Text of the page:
‘Wasn’t This Already Considered Sexual Harassment?’: Exploring the Confusion Around the Law Mandating Consent to Receive a Nude Sext Message

Amelia E. Evans, Joseph M. Currin, Sheila Garos, Alyssa Stokes, Kassidy Cox, Cody L. Meyer

Research output: Contribution to journalArticlepeer-review

1 Scopus citations

Abstract

With the majority of individuals in the United States owning a mobile device, communicating via text is popular. Many individuals who text also engage in sexting, commonly defined as sending a sexually suggestive or explicit message that can include a nude image. In September of 2019, Texas passed a law prohibiting the sending of an unsolicited nude image without consent from the receiver. The goal of the study was to capture the reactions of individuals to this state law. There were 400 different responses by 400 different individuals posted on Reddit by users expressing their reactions to the passing of the state law. Initial reactions were captured, chosen from specific Reddit threads containing the link to the law within 1 month of the law being passed. These comments were collected and the research team used thematic analysis to highlight the themes to users’ responses to the sexting law. Of note was the sizeable number of individuals who disapproved of the law, highlighting a lack of knowledge about consent to engage in sexual behaviors in general, the need to gain consent to engage in sexting, and a misunderstanding of what defines sexual harassment. Implications for sex education programs and policy makers are discussed.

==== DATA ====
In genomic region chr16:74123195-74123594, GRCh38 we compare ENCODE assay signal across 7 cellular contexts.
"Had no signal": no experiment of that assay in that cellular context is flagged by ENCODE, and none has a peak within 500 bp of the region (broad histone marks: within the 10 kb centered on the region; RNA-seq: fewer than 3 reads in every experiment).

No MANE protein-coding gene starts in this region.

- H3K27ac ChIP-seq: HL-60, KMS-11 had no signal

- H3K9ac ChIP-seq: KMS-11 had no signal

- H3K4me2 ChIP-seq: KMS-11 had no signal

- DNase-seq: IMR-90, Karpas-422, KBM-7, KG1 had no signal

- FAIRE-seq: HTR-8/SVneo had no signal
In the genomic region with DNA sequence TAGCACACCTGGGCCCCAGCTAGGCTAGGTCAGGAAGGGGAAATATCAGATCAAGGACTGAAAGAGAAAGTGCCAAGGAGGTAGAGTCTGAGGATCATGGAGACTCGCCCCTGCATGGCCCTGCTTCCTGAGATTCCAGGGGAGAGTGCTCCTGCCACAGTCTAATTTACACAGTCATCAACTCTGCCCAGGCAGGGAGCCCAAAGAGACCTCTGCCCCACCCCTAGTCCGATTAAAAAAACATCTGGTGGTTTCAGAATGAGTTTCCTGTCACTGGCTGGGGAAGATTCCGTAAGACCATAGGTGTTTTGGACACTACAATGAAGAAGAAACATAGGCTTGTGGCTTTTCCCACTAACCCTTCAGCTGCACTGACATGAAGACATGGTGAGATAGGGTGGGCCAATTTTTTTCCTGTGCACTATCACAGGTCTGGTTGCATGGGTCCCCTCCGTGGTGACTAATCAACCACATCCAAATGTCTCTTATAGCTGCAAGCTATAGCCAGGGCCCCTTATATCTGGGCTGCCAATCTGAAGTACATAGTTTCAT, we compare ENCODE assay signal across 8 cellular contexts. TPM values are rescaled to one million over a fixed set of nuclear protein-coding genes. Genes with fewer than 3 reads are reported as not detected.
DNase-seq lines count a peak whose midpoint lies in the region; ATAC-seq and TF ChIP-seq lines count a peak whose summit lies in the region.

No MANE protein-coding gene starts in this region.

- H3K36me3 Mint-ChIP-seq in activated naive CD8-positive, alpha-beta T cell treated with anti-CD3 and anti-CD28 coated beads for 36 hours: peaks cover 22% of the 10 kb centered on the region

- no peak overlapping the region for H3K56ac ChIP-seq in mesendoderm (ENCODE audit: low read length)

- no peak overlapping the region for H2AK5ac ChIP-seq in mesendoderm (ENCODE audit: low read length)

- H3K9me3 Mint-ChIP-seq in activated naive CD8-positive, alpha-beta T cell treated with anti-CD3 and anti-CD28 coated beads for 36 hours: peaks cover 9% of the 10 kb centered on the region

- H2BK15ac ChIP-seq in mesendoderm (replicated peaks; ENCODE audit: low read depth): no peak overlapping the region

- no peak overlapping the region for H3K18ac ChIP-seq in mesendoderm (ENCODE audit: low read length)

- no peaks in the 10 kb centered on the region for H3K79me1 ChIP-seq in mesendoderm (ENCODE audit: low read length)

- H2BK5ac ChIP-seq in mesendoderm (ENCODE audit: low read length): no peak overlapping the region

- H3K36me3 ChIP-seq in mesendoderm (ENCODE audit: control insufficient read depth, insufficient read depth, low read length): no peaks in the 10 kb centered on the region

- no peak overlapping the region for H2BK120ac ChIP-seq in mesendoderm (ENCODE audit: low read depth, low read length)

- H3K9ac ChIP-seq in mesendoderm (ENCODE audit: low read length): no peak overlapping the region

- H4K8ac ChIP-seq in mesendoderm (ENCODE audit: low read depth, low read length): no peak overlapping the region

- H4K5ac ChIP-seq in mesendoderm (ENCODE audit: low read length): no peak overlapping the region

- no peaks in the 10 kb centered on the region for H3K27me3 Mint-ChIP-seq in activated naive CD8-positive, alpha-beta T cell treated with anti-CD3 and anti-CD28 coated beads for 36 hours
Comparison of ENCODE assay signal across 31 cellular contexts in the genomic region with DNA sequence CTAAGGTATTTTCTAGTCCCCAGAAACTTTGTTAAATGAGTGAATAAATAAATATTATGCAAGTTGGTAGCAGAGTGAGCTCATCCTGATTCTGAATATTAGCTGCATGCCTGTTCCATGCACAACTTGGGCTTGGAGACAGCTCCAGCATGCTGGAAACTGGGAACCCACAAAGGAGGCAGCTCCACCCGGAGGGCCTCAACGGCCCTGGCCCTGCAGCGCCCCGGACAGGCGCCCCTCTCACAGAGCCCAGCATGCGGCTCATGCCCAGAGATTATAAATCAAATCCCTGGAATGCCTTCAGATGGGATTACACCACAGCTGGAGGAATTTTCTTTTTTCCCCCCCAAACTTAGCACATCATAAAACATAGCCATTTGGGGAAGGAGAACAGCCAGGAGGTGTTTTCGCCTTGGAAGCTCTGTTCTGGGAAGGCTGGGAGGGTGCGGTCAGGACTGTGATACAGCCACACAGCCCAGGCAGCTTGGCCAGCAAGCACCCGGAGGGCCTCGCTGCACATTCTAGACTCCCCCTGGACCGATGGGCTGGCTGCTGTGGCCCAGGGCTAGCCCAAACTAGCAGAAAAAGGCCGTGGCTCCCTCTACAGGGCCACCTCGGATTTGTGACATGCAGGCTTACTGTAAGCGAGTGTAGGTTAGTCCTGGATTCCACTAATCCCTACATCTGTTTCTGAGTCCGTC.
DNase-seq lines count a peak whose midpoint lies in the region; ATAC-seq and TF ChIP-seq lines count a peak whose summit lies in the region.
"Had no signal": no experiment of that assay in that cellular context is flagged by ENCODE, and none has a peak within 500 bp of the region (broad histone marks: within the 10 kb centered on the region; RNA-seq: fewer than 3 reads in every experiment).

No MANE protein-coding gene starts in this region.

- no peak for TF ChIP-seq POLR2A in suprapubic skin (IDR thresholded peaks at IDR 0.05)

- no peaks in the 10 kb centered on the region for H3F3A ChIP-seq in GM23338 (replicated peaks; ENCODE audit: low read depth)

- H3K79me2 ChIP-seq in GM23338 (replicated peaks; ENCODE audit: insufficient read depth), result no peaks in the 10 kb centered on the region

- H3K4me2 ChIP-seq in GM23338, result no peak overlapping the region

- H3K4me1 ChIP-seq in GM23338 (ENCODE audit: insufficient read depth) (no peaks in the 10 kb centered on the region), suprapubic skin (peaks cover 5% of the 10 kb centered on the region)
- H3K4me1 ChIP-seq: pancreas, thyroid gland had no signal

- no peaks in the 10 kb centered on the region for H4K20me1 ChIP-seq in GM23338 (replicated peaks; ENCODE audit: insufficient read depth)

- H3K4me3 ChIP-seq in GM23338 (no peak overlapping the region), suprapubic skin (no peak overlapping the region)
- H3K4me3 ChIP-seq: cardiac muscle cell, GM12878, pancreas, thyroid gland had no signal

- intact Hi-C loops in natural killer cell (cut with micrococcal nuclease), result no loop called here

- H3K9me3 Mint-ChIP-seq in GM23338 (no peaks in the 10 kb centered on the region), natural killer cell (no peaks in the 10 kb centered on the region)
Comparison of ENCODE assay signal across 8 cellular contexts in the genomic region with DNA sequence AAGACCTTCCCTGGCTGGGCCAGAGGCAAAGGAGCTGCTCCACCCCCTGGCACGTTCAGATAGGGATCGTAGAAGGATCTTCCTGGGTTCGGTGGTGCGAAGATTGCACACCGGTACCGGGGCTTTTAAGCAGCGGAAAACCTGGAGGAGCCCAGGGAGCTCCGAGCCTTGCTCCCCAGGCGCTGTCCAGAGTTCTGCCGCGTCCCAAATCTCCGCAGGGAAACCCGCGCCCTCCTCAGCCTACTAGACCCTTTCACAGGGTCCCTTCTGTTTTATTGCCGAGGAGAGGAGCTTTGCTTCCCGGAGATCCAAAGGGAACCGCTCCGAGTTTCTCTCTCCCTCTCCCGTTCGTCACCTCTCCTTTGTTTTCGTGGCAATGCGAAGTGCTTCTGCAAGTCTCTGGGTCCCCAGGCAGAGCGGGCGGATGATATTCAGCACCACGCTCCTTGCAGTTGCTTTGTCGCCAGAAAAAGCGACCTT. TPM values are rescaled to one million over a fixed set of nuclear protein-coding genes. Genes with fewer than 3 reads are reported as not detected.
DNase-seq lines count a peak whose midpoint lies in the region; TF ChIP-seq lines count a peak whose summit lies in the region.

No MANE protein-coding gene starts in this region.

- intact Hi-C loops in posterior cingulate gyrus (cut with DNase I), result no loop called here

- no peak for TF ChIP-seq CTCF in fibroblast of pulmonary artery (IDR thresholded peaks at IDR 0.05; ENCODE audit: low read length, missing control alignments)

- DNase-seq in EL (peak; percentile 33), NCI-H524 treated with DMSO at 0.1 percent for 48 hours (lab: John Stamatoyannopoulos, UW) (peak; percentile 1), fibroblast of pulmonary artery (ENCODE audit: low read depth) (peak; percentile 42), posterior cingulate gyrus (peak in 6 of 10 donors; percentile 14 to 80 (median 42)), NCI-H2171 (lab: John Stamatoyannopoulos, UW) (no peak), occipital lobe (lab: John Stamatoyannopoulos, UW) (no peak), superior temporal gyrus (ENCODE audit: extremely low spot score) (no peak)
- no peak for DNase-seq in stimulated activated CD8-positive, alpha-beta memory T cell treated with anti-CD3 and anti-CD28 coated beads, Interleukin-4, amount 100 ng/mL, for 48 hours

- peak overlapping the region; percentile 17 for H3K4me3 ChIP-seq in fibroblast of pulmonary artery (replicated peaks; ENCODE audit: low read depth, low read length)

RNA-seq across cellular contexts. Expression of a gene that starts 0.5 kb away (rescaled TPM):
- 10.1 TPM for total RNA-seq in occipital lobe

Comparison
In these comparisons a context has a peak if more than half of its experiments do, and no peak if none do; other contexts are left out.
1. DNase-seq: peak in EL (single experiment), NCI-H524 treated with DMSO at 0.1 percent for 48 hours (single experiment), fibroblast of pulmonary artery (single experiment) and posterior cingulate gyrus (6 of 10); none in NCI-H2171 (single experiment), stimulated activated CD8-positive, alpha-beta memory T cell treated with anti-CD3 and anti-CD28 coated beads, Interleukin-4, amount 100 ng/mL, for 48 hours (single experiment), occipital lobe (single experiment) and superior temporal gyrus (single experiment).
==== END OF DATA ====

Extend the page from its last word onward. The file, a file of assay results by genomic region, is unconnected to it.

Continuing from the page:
Original languageEnglish
JournalAmerican Journal of Sexuality Education
DOIs
StateAccepted/In press - 2022

Keywords

  • Consent
  • digital consent
  • sexting
  • sexual behavior
  • sexual harassment

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